I’ve been involved with the web since my undergraduate days at Sarah Lawrence College, where I studied writing, art, and what was then charmingly called “theory of new media.” After college, I worked for a while in publishing as a web editor, which back then meant a wide and often bewildering set of responsibilities. The old companies I worked for fizzled when the dot-com bubble burst, but it was pretty exciting while it lasted. After a short, titillating spin through an agency, I ended up at Barnes & Noble publishing for a while. It’s where I met my husband. Now, I’ve been freelancing for several years — I love the variety and sweet, sweet freedom.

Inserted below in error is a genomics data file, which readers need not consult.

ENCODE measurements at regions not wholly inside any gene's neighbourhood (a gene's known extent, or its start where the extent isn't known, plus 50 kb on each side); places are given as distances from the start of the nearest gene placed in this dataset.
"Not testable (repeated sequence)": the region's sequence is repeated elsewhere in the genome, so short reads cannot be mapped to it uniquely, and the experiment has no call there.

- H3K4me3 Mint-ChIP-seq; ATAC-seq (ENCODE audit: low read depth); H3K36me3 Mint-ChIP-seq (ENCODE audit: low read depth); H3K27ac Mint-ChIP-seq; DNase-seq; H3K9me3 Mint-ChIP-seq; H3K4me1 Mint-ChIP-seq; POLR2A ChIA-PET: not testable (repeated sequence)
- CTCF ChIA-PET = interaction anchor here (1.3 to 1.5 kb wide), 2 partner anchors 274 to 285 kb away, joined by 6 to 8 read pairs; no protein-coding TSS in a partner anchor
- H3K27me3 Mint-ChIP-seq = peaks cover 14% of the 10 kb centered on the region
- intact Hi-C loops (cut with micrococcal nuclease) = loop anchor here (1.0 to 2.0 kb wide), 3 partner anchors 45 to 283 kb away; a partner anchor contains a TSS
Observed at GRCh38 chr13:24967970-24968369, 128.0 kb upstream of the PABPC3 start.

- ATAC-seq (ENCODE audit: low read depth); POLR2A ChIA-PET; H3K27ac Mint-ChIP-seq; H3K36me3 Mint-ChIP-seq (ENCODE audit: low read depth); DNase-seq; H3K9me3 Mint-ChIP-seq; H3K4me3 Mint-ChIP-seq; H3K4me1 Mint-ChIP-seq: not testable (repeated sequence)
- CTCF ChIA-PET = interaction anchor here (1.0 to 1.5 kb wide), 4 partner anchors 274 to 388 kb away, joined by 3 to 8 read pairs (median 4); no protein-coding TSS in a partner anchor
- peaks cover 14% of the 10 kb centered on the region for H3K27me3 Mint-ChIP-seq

My love for the web is related to my love for photography and fanzines. It’s got a low barrier to entry, it encourages collaboration, late nights; it’s young, it’s art, it’s history. Document the scene, man. Sometimes the web feels like it has limitless possibilities for community. Sometimes it feels almost egalitarian (and sometimes people are jerks). These are some of the reasons why I enjoy thinking about it, and working on it.
For more about my philosophy on work and the web, and to get more information about the kinds of projects I take, visit my business site, Durable Goods Design.